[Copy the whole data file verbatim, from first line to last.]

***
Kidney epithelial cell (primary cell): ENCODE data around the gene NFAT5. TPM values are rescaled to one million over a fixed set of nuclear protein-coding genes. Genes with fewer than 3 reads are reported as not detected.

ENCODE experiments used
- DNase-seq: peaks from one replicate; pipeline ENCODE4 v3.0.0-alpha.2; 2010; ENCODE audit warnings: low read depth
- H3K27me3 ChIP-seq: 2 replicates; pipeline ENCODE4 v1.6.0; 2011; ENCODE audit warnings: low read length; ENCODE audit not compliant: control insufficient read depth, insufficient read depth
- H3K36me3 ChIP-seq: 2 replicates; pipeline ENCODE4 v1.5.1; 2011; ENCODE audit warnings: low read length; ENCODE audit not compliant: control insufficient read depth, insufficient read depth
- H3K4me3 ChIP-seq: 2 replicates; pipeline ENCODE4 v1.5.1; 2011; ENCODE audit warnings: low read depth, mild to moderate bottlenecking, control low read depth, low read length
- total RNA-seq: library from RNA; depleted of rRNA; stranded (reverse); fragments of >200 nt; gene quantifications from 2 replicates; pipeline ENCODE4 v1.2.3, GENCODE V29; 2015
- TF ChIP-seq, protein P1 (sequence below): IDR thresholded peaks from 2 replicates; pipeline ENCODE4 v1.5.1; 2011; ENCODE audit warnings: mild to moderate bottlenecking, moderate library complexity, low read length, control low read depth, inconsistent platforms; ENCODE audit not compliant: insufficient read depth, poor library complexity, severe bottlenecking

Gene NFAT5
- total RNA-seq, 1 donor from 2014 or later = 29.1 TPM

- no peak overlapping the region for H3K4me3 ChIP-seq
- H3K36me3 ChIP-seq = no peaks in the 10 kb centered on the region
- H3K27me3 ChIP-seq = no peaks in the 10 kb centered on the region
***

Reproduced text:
Kidney epithelial cell (primary cell): ENCODE data around the gene NFAT5. TPM values are rescaled to one million over a fixed set of nuclear protein-coding genes. Genes with fewer than 3 reads are reported as not detected.

ENCODE experiments used
- DNase-seq: peaks from one replicate; pipeline ENCODE4 v3.0.0-alpha.2; 2010; ENCODE audit warnings: low read depth
- H3K27me3 ChIP-seq: 2 replicates; pipeline ENCODE4 v1.6.0; 2011; ENCODE audit warnings: low read length; ENCODE audit not compliant: control insufficient read depth, insufficient read depth
- H3K36me3 ChIP-seq: 2 replicates; pipeline ENCODE4 v1.5.1; 2011; ENCODE audit warnings: low read length; ENCODE audit not compliant: control insufficient read depth, insufficient read depth
- H3K4me3 ChIP-seq: 2 replicates; pipeline ENCODE4 v1.5.1; 2011; ENCODE audit warnings: low read depth, mild to moderate bottlenecking, control low read depth, low read length
- total RNA-seq: library from RNA; depleted of rRNA; stranded (reverse); fragments of >200 nt; gene quantifications from 2 replicates; pipeline ENCODE4 v1.2.3, GENCODE V29; 2015
- TF ChIP-seq, protein P1 (sequence below): IDR thresholded peaks from 2 replicates; pipeline ENCODE4 v1.5.1; 2011; ENCODE audit warnings: mild to moderate bottlenecking, moderate library complexity, low read length, control low read depth, inconsistent platforms; ENCODE audit not compliant: insufficient read depth, poor library complexity, severe bottlenecking

Gene NFAT5
- total RNA-seq, 1 donor from 2014 or later = 29.1 TPM

- no peak overlapping the region for H3K4me3 ChIP-seq
- H3K36me3 ChIP-seq = no peaks in the 10 kb centered on the region
- H3K27me3 ChIP-seq = no peaks in the 10 kb centered on the region